How Does the Media Represent Disabilities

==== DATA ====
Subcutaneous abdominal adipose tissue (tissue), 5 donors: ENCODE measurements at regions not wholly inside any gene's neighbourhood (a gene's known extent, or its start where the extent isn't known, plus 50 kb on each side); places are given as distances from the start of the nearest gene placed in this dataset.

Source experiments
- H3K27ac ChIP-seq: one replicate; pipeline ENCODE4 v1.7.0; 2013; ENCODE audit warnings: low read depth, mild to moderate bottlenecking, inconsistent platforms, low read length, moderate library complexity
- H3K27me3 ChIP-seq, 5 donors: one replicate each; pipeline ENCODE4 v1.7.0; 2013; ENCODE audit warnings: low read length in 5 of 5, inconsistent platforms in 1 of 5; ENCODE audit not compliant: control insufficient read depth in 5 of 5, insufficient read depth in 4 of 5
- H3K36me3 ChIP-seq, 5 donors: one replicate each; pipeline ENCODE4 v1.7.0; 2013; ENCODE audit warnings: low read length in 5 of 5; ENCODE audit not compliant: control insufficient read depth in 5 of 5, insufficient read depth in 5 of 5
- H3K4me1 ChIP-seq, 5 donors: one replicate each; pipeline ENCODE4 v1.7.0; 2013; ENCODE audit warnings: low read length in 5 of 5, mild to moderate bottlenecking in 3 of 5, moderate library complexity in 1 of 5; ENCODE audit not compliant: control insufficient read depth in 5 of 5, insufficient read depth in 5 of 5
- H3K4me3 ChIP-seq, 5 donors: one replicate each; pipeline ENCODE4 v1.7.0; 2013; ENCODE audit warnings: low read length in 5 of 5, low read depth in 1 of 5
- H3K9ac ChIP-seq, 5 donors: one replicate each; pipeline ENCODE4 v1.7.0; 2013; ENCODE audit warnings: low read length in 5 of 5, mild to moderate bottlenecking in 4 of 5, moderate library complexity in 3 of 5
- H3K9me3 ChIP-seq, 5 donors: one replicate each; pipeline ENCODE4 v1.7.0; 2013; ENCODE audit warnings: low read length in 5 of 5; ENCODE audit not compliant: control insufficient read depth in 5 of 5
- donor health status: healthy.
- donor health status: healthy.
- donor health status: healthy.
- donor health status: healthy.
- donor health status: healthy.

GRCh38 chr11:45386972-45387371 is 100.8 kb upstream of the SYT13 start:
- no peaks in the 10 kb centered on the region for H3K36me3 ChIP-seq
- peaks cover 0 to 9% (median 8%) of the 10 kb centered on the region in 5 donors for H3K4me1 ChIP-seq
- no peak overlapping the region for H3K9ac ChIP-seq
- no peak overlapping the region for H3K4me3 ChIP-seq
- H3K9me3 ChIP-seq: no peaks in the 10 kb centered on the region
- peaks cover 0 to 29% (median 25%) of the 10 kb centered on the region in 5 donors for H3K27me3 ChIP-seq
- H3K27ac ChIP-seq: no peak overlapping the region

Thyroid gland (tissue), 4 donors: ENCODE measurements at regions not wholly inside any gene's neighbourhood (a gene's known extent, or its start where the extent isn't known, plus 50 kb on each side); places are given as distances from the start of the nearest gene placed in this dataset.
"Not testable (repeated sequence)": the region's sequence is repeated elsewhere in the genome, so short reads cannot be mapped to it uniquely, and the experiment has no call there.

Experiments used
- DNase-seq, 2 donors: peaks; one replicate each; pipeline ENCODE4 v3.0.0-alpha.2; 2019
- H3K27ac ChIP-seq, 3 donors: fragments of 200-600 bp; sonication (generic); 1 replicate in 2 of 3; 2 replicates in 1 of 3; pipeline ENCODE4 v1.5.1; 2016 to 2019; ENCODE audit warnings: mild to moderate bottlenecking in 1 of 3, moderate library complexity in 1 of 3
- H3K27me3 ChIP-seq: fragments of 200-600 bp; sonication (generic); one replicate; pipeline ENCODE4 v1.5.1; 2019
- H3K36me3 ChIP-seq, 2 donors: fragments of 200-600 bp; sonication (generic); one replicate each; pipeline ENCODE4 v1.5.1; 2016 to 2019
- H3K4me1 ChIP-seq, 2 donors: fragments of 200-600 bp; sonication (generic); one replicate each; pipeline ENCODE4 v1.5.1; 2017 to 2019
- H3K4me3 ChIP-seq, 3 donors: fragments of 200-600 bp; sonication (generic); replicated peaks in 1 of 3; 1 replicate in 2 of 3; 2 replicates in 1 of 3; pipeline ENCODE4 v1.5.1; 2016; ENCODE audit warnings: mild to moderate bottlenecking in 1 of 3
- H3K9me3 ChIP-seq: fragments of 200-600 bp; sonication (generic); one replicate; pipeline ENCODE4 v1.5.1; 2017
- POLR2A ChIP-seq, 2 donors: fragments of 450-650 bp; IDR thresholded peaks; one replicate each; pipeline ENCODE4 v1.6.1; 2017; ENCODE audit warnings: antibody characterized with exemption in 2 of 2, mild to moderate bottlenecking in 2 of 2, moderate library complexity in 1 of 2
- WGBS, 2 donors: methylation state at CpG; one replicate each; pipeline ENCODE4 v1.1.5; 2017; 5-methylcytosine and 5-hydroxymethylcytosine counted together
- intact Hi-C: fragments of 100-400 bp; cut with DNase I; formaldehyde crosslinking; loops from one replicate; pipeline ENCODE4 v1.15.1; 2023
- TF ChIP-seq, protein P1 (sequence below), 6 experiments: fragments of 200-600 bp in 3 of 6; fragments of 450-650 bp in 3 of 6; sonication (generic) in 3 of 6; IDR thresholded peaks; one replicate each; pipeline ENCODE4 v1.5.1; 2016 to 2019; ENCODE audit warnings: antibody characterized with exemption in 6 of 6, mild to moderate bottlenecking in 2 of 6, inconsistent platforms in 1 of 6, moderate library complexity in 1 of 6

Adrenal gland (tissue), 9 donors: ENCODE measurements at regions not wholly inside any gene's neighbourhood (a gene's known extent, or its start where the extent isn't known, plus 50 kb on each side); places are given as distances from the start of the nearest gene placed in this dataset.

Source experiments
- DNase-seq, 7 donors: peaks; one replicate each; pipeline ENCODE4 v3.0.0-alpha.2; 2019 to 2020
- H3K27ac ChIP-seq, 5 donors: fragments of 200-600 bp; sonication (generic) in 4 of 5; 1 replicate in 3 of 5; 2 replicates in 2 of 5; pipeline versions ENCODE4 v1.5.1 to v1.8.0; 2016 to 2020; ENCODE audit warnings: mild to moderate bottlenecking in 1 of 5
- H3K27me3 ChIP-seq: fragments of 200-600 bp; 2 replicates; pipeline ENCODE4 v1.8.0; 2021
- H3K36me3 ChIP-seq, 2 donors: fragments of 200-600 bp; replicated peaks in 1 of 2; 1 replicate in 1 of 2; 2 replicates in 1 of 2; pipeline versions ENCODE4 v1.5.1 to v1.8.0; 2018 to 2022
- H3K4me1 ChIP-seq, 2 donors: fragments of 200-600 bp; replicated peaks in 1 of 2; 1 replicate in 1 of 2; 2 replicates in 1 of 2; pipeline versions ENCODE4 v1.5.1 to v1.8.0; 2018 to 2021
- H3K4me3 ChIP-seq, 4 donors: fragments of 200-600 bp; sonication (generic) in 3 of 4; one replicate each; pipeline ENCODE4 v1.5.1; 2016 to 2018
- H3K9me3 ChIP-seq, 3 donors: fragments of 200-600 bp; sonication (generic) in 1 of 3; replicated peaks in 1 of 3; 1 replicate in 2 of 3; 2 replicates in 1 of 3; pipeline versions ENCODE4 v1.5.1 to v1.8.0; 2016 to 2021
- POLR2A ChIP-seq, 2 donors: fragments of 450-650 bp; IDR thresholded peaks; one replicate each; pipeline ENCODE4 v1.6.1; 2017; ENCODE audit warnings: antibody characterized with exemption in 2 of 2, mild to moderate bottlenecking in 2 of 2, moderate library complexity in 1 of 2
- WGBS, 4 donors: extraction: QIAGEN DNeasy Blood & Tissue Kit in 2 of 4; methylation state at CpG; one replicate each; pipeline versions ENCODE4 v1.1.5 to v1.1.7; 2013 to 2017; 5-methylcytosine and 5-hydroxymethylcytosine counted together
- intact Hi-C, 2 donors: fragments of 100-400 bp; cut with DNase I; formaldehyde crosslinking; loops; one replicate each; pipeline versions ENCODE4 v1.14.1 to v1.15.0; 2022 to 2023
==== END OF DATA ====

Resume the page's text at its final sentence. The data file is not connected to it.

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How do the media represent disabilities? “Media coverage plays a crucial role in educating the public on disability issues” People are influenced by many media sources; these images affect our perceptions in many ways. What we see, hear and read in the media is often decided and influenced by a small group of decision makers. These editors, producers, programmers and budget-controllers are swayed by their own opinions of disability and what they believe will bring in audiences. They output dominant ideologies with which they mould society into obedience, shaping Britain in to a society who mostly agree with their hegemonic superiors. This way a piece of media does not challenge society's accepted values and way of life. An Ofcom report in December 2005 stated that the representation and portrayal of people with disabilities on television reported that “progress still remains slow” (1). A 2003 Labour Market Trends report estimated “19% of the working population to have a DDA-recognised disability” (2), estimating that within the media industry, disabled people make up only “2.3% of the workforce” (2). It is because of this low statistic in a media corporation, that disabilities are poorly represented. As a result the audience is fed certain stereotypes on those with disabilities; these stereotypes in turn have led to contemporary debate on whether it matches the reality. I will particularly be looking at the three most common stereotypes regarding disability. In order to investigate I looked at two televised media productions by two different broadcasters on the same disability; ‘Life’s too Short’ a sitcom series on the BBC, created and written by Ricky Gervais and Stephen Merchant based on Warwick Davis experiences of dwarfism, with Davis playing a fictionalized version of himself. The second media production was the observational documentary ‘Seven Dwarves’ a

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